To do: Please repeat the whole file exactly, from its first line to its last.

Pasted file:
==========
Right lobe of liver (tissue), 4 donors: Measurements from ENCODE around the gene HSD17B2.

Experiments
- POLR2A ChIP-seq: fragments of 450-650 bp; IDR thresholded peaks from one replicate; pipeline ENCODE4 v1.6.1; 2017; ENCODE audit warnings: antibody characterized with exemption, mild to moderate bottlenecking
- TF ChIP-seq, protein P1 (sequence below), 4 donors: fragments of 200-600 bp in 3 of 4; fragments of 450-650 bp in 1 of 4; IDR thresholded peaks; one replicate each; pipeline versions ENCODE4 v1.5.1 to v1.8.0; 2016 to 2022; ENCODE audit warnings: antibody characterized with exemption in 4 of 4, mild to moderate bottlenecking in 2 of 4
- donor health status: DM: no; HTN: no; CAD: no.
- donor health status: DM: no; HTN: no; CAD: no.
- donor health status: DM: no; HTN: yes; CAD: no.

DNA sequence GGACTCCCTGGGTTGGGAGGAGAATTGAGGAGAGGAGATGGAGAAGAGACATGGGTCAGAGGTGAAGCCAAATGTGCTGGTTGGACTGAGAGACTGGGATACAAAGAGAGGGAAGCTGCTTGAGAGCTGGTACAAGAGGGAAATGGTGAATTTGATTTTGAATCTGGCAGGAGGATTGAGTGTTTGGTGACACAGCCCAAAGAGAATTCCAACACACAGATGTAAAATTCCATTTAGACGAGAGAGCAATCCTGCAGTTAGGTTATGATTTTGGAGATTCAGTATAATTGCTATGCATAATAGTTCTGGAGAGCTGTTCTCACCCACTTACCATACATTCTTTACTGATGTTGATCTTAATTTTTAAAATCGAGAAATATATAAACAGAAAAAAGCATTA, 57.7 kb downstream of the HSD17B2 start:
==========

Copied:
Right lobe of liver (tissue), 4 donors: Measurements from ENCODE around the gene HSD17B2.

Experiments
- POLR2A ChIP-seq: fragments of 450-650 bp; IDR thresholded peaks from one replicate; pipeline ENCODE4 v1.6.1; 2017; ENCODE audit warnings: antibody characterized with exemption, mild to moderate bottlenecking
- TF ChIP-seq, protein P1 (sequence below), 4 donors: fragments of 200-600 bp in 3 of 4; fragments of 450-650 bp in 1 of 4; IDR thresholded peaks; one replicate each; pipeline versions ENCODE4 v1.5.1 to v1.8.0; 2016 to 2022; ENCODE audit warnings: antibody characterized with exemption in 4 of 4, mild to moderate bottlenecking in 2 of 4
- donor health status: DM: no; HTN: no; CAD: no.
- donor health status: DM: no; HTN: no; CAD: no.
- donor health status: DM: no; HTN: yes; CAD: no.

DNA sequence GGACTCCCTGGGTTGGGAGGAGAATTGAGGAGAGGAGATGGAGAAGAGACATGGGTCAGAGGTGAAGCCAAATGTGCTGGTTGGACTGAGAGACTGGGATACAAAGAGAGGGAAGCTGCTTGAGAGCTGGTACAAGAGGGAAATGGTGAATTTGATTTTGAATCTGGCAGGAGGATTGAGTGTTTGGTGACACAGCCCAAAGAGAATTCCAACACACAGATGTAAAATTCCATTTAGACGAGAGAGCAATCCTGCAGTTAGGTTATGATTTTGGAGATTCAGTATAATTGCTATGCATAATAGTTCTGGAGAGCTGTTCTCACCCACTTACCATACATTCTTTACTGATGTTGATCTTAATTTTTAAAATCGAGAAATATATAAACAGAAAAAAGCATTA, 57.7 kb downstream of the HSD17B2 start: